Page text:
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Dallas Mavericks’ bench nonsense sparks rule change

The new “Theo Pinson rule” cracks down on the sideline chicanery that Dallas used throughout the playoffs. Jason Kidd, you’re on notice!

2022 NBA Playoffs - Dallas Mavericks v Phoenix Suns
Theo Pinson doing what he does best - standing near the bench in street clothes.
Photo by Barry Gossage/NBAE via Getty Images

During the playoffs last season, the Dallas Mavericks drew $175,000 in fines due to the antics of their bench squad, specifically reserve guard Theo Pinson. Now, the NBA made a brand-new rule about “bench decorum” that punishes infractions more severely, and makes guys who are not playing sit down already.

Some of the new “points of emphasis” feel like common sense. No, bench players and assistant coaches shouldn’t be standing up and yelling at opposing players when they take a three-pointer near the sidelines. No, players shouldn’t be walking onto the court during live play. And no, Theo Pinson shouldn’t dress in the opposing team’s colors and stand directly next to the court calling for the ball.

That play drew a $100,000 fine for the Mavericks, after they’d previously been docked $25,000 and $50,000 for earlier infractions. Even after the fine, Pinson refused to change his Warriors-colored shirt before the next game, even after an official offered to buy one for him

The NBA is going to issue warnings about excessive standing, and if the problem continues, they’ll assess technical fouls. It doesn’t work to threaten a guy like Theo Pinson with a suspension - he’s not playing anyway! Standing isn’t only a distraction for the opposing team; it sucks for the fans who have their view obstructed by some benchwarmer or assistant coach all game. Thankfully for Kent Bazemore, the NBA made it clear that bench players can celebrate - just not for a prolonged amount of time.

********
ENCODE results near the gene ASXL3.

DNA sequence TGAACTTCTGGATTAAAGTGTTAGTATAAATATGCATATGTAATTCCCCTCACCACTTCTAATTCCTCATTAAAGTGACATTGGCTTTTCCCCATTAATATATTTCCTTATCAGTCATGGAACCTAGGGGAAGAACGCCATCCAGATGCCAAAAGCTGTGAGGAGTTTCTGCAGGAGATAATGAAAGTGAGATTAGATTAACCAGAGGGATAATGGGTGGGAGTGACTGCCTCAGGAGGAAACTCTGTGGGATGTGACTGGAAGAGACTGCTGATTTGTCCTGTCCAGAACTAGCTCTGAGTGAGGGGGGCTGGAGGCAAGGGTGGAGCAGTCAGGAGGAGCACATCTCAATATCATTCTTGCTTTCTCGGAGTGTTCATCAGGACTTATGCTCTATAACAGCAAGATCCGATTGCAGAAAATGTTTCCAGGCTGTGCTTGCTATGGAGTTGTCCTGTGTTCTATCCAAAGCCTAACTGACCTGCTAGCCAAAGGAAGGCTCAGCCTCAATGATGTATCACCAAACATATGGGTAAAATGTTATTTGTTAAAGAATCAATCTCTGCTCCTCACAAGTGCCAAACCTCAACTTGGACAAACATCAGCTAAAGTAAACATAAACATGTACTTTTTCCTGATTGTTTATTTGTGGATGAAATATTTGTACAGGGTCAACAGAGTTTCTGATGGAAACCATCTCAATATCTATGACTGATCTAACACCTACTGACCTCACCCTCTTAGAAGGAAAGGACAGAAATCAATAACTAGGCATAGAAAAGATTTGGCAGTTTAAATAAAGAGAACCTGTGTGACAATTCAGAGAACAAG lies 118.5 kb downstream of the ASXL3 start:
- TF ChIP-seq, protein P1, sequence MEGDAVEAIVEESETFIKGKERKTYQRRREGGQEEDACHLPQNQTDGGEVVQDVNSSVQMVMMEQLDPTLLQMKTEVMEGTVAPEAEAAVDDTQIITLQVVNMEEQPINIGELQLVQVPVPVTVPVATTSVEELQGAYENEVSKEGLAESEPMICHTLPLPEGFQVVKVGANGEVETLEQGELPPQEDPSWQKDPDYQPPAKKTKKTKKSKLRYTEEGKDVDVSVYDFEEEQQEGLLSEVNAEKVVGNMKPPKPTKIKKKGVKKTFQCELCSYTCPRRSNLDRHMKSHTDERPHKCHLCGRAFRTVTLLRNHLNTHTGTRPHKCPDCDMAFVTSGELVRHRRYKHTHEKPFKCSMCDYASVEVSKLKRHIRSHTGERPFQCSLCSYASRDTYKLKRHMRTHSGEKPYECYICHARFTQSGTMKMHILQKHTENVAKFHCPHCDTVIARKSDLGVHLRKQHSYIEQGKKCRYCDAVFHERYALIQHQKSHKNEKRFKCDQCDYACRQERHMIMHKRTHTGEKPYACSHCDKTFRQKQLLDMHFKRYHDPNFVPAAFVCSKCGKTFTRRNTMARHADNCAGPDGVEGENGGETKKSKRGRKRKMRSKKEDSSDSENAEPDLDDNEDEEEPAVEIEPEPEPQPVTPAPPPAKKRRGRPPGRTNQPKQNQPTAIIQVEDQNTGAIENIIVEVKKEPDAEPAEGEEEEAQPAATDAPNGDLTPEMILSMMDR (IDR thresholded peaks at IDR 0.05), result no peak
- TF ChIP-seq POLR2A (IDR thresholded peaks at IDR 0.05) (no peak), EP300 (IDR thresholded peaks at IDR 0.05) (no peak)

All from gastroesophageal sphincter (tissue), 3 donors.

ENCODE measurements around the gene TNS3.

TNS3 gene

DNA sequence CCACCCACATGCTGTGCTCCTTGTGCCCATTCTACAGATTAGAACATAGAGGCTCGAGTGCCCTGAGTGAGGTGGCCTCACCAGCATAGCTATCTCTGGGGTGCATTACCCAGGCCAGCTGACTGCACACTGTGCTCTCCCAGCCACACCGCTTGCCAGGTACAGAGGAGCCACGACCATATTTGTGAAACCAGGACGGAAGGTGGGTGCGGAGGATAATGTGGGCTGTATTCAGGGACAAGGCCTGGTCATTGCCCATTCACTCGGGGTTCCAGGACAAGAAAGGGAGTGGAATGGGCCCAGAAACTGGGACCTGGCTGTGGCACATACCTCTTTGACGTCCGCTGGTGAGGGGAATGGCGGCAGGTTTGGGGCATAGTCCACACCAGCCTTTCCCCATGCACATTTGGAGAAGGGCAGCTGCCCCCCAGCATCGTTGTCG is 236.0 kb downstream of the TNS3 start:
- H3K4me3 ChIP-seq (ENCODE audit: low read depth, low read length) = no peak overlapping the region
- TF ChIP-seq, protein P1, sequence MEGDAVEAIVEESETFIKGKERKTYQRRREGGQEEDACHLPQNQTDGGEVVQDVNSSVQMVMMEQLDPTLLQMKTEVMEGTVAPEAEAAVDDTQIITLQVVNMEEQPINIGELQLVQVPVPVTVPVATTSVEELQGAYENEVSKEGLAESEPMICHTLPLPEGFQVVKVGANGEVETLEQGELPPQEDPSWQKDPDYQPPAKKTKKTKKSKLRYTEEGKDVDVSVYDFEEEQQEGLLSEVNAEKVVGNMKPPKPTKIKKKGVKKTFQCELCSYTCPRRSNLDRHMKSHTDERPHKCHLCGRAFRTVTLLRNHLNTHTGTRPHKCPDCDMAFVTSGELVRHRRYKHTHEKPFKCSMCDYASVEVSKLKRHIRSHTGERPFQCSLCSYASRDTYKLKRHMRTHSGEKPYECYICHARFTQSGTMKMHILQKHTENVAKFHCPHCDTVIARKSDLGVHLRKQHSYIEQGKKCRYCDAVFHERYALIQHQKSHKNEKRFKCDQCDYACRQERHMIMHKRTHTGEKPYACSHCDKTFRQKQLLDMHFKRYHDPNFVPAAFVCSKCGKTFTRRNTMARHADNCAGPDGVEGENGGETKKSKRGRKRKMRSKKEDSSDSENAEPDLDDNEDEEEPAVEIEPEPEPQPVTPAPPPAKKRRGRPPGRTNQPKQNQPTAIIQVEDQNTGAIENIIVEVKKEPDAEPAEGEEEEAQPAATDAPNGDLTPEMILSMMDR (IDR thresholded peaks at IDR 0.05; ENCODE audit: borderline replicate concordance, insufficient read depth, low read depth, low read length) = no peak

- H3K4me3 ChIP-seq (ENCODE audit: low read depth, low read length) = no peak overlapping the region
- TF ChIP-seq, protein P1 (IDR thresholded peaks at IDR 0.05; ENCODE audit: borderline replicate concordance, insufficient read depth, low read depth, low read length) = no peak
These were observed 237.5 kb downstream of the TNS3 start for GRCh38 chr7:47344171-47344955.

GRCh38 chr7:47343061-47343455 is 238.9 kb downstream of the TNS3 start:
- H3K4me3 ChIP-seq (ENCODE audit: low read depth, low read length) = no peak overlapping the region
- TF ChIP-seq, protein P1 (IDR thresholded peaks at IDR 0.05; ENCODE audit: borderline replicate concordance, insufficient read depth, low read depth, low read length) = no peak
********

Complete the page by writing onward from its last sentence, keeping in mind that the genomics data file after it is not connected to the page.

Coach Jason Kidd pretended not to know why Dallas was fined $50K after their Game Seven win against Phoenix, but the NBA made it pretty clear: The coaches and bench players kept standing up and walking onto the court.

It’s also ridiculous for Jason Kidd to pretend he doesn’t know the rules of bench decorum, when he famously exploited that as a player, when he intentionally collided with Atlanta Hawks coach Mike Woodson in 2009. Woodson was encroaching on the court, so Kidd slammed into him to draw a game-changing technical foul.

The NBA fined Kidd $50K in 2004, when as coach of the Brooklyn Nets, he intentionally spilled his soda all over the sidelines, in order to get a stoppage of play with the team out of timeouts. You can see him say “Hit me” to Tyshawn Taylor before Kidd exaggerates contact like an Argentinian football player, and his beverage goes everywhere.

The NBA is also cracking down on overly demonstrative complaints about fouls, including players clapping their hands, running, and generally showing up officials. You know, Draymond stuff. But the main takeaway is that no matter how the NBA modifies the rules, Jason Kidd will find a way to cheat.

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